Pythagoras, the man behind the Pythagorean theorem was more than just a mathematician. He was a spiritual leader with followers who thought he’d been sent from Heaven. For the Pythagoreans, math was a religious experience and some equations were divine secrets, unfit for public eyes.
When your middle school teacher showed you how to find the hypotenuse of a right triangle, you probably didn’t get down on your knees and start worshiping him as a god. But when it first happened in ancient Greece, that was pretty much how people reacted.
There was a whole cult behind the man who figured out how to measure the side of a triangle, and—as you might imagine—they had some pretty strange beliefs.
10. Pythagoras Led A Cult That Worshiped Numbers
Pythagoras had followers. A whole group of mathematicians signed up to be his pupils, to learn everything he knew, and to help him solve the great riddles of the universe. But this was more than just a group of people who liked math—it was a full-blown religion.
Numbers, Pythagoras believed, were the elements behind the entire universe. He taught his followers that the world was controlled by mathematical harmonies that made up every part of reality. More than that, though, these numbers were sacred—almost like gods.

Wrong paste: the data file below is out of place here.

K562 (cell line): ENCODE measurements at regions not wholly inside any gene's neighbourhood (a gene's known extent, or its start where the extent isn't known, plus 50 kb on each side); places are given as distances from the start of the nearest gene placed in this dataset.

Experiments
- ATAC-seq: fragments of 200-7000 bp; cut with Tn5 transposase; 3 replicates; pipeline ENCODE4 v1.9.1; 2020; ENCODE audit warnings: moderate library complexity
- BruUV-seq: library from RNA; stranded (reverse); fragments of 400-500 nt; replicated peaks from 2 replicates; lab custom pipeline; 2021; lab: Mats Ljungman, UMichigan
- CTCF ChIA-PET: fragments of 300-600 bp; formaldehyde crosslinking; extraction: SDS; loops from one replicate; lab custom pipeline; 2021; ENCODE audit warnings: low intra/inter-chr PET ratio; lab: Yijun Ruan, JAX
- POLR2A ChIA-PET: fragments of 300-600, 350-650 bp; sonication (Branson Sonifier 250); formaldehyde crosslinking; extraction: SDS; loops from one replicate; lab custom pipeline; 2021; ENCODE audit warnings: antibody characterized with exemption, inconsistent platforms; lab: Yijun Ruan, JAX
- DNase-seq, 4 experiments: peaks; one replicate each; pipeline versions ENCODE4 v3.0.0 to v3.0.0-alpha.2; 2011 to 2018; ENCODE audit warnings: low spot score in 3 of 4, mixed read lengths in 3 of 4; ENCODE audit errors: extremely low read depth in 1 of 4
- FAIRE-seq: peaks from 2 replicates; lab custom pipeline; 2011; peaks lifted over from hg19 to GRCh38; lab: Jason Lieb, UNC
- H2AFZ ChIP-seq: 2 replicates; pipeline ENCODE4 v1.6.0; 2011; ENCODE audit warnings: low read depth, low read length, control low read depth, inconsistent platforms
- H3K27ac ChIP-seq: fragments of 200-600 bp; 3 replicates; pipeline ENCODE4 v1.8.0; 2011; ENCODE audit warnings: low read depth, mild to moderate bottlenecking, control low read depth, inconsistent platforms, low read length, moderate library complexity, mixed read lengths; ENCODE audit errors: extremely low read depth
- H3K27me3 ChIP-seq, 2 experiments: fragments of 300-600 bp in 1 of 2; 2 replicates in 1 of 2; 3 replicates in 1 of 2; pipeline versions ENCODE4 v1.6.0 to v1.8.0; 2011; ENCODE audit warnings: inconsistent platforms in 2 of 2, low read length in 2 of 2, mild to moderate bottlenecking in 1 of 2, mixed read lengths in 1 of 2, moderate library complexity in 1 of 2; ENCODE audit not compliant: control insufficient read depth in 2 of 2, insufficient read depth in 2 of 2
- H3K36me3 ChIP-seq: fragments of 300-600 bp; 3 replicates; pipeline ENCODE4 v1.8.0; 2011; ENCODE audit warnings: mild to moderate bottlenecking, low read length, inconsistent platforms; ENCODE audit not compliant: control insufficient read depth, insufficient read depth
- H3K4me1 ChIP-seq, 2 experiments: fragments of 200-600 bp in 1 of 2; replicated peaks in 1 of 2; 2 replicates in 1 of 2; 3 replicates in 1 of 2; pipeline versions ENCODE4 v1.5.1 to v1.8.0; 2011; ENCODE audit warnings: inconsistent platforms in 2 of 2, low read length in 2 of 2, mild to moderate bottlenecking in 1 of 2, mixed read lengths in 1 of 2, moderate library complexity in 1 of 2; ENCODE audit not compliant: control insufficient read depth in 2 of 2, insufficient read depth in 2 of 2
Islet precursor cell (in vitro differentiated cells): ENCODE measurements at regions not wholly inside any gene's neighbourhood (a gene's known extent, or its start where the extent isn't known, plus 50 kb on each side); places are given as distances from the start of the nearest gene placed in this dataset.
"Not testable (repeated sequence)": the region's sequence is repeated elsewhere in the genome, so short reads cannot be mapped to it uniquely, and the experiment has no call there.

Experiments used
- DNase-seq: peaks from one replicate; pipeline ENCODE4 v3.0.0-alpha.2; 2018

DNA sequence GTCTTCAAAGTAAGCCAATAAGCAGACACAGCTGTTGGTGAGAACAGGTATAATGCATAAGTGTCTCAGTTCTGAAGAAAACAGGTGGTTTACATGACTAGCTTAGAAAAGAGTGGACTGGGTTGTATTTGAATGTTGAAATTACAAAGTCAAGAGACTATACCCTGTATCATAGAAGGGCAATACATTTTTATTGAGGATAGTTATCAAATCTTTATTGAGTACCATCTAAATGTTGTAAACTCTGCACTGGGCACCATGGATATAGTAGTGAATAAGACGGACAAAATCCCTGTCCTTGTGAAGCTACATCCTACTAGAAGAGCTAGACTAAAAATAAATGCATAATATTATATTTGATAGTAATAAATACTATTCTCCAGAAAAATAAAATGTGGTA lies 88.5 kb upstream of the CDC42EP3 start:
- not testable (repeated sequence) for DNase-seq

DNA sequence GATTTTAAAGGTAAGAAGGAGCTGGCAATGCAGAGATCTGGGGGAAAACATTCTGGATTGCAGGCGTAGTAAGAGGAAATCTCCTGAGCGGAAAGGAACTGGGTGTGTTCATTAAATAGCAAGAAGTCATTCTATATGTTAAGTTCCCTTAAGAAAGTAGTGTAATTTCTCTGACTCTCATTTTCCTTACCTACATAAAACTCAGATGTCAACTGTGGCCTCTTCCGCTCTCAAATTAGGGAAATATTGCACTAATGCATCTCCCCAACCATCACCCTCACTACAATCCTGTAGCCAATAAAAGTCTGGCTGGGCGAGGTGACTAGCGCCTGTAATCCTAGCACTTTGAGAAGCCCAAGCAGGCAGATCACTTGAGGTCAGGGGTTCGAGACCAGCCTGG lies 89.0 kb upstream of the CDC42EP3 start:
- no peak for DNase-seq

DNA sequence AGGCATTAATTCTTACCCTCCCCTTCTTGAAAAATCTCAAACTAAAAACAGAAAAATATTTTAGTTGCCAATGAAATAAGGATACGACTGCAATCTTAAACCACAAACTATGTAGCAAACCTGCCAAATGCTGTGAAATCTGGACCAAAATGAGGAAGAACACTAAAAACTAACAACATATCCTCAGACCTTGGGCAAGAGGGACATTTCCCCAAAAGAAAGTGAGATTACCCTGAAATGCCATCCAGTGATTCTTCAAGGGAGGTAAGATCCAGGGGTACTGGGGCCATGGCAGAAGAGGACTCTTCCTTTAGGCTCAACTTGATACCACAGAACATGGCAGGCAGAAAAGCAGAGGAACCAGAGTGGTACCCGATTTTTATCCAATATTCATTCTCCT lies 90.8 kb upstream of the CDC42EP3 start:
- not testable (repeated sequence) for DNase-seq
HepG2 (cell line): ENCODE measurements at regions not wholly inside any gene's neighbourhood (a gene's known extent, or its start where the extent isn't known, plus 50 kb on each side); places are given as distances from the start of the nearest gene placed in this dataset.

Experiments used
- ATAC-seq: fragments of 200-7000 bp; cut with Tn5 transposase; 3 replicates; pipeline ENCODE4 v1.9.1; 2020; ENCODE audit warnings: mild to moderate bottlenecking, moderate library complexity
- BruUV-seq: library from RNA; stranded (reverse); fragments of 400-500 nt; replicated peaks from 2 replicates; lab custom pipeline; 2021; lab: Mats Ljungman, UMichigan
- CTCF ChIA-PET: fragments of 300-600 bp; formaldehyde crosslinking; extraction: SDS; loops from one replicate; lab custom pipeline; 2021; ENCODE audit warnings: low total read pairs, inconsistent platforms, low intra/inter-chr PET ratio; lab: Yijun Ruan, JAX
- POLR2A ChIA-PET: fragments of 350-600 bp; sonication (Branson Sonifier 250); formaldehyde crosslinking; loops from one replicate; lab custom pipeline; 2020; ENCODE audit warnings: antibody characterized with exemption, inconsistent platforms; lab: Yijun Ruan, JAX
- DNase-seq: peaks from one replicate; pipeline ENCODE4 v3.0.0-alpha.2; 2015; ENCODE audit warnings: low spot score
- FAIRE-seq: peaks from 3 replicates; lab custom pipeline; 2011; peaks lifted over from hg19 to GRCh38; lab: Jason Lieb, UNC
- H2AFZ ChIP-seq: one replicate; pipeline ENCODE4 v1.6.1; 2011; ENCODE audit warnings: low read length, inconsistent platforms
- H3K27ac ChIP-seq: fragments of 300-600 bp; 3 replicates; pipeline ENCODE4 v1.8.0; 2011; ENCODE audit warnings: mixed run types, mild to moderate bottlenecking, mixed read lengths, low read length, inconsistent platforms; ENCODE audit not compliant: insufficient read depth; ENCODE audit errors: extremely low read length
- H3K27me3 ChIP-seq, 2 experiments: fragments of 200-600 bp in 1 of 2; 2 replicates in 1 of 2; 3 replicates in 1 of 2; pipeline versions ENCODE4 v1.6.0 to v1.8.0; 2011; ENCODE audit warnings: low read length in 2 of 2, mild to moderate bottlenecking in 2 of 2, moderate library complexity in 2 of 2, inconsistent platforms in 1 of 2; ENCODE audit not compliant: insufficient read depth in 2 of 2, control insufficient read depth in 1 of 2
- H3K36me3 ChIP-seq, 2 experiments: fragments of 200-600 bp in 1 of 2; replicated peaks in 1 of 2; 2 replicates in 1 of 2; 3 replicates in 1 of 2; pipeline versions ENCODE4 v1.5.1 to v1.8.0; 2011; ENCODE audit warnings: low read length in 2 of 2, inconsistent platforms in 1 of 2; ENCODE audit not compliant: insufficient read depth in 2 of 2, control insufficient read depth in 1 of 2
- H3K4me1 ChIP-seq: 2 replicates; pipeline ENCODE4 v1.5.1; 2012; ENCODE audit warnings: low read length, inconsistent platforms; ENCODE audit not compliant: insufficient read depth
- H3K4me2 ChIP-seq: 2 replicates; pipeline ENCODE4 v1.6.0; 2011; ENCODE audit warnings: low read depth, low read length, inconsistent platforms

The Pythagoreans had sacred numbers. Seven was the number of wisdom, 8 was the number of justice, and 10 was the most sacred number of all. Every part of math was holy. When they solved a new mathematical theorem, they would give thanks to the gods by sacrificing an ox.
The Greeks thought it was a little freaky. They didn’t just call it a philosophy or a religion—they saw it as a cult and a dangerous one at that. Pythagoras scared people. They even burned down his house and chased him out of town, fearing his mystic command over the sacredness of numbers.